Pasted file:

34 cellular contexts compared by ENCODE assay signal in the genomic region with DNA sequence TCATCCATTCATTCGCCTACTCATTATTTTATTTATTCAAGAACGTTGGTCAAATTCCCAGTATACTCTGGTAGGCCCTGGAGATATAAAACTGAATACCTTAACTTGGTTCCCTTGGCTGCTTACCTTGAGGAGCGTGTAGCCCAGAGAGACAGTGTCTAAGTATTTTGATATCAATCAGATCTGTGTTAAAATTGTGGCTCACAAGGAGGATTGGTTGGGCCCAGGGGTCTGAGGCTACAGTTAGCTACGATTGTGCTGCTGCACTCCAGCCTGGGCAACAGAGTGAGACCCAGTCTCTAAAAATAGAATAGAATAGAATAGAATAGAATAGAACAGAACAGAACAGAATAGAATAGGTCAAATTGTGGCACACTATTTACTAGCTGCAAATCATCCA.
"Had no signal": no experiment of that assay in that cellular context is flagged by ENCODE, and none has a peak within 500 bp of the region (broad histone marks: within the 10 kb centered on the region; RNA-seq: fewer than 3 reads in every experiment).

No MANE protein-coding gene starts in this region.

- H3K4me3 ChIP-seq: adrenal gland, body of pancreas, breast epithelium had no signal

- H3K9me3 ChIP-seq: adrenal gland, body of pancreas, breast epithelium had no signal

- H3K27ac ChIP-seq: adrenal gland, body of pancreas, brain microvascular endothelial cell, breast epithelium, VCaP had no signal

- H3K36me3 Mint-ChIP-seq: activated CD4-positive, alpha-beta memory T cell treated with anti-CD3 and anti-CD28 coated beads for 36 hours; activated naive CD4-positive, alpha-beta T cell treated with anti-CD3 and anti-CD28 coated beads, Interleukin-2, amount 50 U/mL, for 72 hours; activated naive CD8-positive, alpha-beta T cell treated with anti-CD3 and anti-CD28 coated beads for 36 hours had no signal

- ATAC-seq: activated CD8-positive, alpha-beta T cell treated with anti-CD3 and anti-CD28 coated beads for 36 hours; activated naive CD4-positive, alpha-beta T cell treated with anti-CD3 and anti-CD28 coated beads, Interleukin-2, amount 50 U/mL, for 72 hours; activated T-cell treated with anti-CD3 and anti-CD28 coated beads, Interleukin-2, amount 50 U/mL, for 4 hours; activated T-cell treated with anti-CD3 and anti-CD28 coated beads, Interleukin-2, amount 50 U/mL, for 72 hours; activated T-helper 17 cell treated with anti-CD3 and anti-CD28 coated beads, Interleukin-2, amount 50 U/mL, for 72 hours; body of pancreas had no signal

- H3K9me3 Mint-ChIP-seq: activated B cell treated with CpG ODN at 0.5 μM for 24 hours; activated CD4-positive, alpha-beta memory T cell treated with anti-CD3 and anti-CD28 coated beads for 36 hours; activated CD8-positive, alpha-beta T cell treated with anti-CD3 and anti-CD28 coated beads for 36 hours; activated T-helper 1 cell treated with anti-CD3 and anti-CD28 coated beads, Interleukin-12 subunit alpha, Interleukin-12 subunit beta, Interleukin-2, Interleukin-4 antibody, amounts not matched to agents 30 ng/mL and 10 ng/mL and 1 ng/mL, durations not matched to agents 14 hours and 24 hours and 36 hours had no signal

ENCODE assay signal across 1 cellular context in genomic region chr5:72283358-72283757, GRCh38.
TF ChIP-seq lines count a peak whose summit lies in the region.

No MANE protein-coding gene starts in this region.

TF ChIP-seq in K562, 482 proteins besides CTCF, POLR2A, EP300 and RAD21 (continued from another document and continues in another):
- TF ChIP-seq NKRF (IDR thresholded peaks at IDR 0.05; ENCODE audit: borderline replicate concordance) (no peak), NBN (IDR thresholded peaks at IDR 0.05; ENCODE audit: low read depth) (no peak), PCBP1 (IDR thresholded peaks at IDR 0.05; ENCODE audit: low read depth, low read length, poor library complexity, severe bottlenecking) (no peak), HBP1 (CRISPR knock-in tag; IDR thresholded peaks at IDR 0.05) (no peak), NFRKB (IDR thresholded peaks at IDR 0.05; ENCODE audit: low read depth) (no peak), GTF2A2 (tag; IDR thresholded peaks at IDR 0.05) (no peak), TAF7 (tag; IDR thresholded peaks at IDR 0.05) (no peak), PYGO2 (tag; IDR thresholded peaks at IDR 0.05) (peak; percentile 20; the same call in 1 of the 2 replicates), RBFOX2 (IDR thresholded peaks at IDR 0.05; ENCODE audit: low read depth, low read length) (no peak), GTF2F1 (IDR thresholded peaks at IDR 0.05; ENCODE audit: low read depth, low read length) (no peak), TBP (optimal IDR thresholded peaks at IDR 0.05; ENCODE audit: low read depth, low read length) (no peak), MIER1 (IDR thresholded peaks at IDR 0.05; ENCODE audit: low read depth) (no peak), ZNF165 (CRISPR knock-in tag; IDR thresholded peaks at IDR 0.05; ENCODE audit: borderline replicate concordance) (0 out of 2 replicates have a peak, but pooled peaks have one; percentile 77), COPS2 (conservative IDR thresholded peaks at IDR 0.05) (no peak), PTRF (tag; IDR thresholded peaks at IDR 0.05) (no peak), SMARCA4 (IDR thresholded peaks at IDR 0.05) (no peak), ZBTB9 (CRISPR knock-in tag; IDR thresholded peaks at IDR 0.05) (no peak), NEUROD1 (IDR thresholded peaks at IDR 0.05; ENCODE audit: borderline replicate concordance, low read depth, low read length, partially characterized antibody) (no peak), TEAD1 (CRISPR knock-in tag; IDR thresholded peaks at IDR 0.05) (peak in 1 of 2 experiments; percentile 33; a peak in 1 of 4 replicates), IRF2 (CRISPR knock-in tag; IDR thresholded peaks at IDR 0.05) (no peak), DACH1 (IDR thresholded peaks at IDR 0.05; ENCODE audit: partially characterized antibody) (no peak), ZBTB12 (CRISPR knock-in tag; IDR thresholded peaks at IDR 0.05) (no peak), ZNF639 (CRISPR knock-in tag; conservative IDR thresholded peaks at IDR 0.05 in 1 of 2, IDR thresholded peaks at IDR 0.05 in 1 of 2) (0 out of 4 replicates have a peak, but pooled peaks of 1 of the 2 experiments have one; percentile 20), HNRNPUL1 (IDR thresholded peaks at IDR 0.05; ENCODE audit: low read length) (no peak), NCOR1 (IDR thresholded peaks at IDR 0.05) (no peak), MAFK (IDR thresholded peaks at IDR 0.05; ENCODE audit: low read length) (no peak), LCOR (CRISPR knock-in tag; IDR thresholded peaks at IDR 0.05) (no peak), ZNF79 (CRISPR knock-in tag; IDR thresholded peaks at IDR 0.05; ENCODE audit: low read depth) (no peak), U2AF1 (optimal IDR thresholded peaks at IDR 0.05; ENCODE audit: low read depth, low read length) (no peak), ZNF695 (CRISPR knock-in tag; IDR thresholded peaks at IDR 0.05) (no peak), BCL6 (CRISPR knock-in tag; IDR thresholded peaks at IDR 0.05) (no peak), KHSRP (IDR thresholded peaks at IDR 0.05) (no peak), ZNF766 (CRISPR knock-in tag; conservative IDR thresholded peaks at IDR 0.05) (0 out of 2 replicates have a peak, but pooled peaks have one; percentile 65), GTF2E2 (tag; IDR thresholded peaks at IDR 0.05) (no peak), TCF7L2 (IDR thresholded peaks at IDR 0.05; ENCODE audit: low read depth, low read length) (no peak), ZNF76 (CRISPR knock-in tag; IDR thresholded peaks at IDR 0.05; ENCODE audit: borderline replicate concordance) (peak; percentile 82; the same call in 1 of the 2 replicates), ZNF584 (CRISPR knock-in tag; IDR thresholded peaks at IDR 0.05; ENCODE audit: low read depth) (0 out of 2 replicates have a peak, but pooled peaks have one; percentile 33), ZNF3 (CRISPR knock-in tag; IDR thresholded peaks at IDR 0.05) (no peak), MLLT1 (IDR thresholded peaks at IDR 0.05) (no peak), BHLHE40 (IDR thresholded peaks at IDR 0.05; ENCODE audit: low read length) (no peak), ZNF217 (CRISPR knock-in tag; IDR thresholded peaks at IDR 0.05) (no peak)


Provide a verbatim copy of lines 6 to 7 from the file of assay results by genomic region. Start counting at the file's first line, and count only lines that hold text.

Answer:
- H3K27ac ChIP-seq: adrenal gland, body of pancreas, brain microvascular endothelial cell, breast epithelium, VCaP had no signal

- H3K36me3 Mint-ChIP-seq: activated CD4-positive, alpha-beta memory T cell treated with anti-CD3 and anti-CD28 coated beads for 36 hours; activated naive CD4-positive, alpha-beta T cell treated with anti-CD3 and anti-CD28 coated beads, Interleukin-2, amount 50 U/mL, for 72 hours; activated naive CD8-positive, alpha-beta T cell treated with anti-CD3 and anti-CD28 coated beads for 36 hours had no signal